The Migration ‘Balloon Effect’ and its Implications for Policy

UK Government policies aimed at reducing the flow of migrants from outside the European Economic Area (EEA) to this country are likely to have a smaller effect than intended and to adversely affect the UK’s talent pool. These are among the key findings of a recent study by Dr Carlos Vargas-Silva and Dr Cinzia Rienzo from COMPAS (the University of Oxford’s Centre on Migration, Policy and Society), profiled in an ESRC Evidence Briefing.

The UK Government, in aiming to limit annual net migration to the UK to the ‘tens of thousands’, rather than the hundreds of thousands (the most recent figures, published in February 2016, indicate that 323,000 migrants entered the UK between September 2014 – September 2015) is forced to target highly skilled migrants from outside the EEA. This is because there is no way presently that the Government can restrict EEA citizens who wish to work in the UK, under the freedom of movement enshrined in European Union law. There is also no route into the UK for low-skilled migrant workers from outside the EEA, therefore migration policy must by necessity focus on curtailing highly-skilled non-EEA migrant routes.

Dr Vargas-Silva and Dr Renzo examined highly skilled migration to the UK from non-EEA and ‘old EU’ (pre-2004 accession states).They found that restricting highly skilled migrants via the routes that Government can reach may result in an increase in migrants via other routes that the Government can’t. In other words, a ‘balloon effect’ is created; with one end squeezed the other inflates.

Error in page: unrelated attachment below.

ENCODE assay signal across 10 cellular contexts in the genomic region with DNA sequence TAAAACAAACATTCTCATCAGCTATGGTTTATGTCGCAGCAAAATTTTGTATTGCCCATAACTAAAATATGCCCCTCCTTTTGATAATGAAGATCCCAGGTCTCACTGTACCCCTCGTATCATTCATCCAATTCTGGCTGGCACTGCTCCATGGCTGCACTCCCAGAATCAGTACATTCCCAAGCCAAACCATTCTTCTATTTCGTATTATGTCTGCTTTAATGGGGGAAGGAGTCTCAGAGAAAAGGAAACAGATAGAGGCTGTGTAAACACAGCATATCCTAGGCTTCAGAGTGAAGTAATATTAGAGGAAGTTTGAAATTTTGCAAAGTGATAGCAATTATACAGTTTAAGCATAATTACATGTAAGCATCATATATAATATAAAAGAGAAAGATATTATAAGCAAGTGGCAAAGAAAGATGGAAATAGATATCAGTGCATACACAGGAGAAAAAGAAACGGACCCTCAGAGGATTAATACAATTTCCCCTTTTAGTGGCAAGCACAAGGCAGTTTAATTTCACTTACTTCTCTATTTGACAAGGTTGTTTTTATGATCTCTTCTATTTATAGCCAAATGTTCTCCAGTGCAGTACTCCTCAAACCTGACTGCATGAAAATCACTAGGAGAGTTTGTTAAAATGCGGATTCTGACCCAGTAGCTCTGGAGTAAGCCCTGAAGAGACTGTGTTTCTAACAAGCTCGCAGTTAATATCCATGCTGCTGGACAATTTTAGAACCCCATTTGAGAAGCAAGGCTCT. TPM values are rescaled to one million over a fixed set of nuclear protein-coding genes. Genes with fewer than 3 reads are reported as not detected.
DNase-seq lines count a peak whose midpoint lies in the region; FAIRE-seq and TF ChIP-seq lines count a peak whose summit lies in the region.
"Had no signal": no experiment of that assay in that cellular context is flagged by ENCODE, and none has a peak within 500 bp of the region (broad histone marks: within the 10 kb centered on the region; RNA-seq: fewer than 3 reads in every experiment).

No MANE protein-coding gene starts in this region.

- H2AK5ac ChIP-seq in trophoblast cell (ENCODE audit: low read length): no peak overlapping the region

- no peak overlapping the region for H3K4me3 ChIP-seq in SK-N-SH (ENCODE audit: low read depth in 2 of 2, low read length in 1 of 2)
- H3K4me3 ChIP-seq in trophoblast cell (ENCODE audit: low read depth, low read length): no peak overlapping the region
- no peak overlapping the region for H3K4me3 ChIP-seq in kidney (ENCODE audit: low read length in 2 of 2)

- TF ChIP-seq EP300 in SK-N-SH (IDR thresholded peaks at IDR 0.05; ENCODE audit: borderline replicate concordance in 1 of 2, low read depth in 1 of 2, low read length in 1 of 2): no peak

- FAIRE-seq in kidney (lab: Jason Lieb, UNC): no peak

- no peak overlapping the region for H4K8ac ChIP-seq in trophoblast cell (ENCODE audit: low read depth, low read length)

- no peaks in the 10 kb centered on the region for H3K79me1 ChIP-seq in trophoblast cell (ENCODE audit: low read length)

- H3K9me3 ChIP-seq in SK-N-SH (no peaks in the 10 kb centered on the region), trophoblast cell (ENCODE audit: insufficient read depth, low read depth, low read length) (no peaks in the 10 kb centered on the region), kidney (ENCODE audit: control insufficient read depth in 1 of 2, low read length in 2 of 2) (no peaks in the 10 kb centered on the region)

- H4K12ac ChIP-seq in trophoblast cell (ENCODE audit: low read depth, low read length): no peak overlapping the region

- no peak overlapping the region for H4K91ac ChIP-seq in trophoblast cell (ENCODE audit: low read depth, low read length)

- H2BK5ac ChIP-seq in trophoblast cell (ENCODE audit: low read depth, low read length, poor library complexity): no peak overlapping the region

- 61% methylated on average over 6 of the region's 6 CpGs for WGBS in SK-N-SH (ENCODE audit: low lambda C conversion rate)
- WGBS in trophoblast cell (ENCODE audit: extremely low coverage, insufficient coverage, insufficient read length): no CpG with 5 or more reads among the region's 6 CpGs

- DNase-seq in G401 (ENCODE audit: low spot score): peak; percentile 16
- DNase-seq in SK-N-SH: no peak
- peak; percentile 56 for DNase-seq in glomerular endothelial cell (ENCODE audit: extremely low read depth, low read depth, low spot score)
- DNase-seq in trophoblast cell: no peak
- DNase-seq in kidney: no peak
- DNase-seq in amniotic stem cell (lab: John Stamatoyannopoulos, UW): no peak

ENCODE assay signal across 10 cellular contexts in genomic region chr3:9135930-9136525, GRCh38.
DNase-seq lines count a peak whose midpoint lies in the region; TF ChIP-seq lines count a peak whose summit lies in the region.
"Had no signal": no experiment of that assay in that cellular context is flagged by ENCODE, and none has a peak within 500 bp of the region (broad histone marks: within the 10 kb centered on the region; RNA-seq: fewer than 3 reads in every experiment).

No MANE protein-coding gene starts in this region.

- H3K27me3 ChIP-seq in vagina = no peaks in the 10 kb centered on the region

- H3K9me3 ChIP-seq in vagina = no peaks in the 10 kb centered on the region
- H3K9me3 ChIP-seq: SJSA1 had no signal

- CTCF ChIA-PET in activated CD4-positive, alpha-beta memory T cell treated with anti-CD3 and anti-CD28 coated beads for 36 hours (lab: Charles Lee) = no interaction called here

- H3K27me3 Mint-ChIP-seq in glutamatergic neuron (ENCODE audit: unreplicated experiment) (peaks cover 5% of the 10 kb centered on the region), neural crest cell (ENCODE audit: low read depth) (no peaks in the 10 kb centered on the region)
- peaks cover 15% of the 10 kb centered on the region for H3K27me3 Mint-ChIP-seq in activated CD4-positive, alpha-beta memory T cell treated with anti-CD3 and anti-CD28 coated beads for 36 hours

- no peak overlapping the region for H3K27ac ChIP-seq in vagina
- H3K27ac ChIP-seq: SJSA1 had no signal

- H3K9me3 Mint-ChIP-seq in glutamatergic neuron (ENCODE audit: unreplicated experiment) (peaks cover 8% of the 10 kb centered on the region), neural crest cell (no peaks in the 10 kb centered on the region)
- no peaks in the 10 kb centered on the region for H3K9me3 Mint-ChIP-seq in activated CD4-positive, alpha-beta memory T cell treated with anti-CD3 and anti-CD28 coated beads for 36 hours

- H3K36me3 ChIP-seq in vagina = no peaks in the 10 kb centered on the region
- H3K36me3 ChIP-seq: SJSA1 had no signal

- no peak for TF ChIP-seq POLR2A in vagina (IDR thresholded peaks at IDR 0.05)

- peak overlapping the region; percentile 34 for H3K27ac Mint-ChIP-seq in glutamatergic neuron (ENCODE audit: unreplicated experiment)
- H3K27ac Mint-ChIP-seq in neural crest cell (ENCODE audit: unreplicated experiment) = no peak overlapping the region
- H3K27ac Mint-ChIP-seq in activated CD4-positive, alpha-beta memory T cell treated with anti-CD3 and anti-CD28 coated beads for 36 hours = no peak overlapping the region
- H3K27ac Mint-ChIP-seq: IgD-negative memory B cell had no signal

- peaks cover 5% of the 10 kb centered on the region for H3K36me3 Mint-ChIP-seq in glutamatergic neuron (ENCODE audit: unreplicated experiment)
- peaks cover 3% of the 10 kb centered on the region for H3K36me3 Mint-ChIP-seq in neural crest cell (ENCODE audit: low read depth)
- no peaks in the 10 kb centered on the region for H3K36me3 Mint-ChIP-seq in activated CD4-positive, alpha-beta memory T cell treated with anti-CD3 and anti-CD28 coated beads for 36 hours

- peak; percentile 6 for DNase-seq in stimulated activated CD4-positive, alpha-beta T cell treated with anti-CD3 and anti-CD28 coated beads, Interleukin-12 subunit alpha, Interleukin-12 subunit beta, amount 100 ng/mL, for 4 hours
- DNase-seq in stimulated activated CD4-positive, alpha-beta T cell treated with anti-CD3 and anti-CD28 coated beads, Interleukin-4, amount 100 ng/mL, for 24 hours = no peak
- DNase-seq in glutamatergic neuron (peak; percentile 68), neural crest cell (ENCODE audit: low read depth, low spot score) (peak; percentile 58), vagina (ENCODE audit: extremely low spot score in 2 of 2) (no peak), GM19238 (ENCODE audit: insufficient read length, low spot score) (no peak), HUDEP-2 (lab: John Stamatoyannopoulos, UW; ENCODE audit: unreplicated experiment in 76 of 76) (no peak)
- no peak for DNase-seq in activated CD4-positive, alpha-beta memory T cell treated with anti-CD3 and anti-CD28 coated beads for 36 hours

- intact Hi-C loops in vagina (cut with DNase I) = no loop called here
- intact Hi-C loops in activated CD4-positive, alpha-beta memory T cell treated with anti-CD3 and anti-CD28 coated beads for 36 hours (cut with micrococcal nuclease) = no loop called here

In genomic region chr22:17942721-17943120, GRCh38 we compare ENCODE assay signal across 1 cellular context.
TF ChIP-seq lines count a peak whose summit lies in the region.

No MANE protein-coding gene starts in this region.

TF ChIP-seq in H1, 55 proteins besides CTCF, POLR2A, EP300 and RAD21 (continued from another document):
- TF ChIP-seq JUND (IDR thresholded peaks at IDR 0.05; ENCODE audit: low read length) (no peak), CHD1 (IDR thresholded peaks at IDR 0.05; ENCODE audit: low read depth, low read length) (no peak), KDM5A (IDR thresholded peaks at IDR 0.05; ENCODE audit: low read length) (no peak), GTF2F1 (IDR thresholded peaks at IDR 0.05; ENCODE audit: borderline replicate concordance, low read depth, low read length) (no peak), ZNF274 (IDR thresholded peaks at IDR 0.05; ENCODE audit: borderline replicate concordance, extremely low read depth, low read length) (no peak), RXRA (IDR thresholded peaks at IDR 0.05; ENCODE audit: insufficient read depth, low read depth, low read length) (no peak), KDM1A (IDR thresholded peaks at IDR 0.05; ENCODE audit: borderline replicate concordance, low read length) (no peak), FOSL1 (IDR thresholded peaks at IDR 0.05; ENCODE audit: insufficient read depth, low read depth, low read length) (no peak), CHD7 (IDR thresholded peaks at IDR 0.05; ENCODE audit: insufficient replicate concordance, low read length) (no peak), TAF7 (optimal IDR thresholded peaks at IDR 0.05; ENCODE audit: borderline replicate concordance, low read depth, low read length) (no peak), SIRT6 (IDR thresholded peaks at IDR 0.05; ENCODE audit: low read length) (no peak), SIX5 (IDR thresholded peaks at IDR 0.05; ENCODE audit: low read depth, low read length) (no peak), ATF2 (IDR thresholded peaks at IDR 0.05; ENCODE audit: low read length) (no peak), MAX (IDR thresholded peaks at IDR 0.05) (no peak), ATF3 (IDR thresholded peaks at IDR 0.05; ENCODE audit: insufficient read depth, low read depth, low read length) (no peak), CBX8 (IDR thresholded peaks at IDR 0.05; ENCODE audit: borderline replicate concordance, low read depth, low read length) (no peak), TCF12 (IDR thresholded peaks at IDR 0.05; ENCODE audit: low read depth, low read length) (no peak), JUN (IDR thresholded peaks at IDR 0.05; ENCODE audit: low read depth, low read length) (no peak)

The researchers found that between 2011 – 2013, there was a decline of 39 per cent in highly skilled migrants from outside the EEA coming to the UK, but an increase of 53 per cent in highly skilled workers from within the EEA (from pre-2004 states).

The researchers conclude that Government policy aiming to restrict the flow of highly-skilled migrant workers from outside the EEA is likely to have negative consequences for skills in the UK workforce. Government policy should be compatible with the goal of attracting the best possible talent from the around the world. Government should also do more to ensure that the most is made of the skills of migrants already contributing to the UK workforce.

Image: Jon Rawlinson, Flickr

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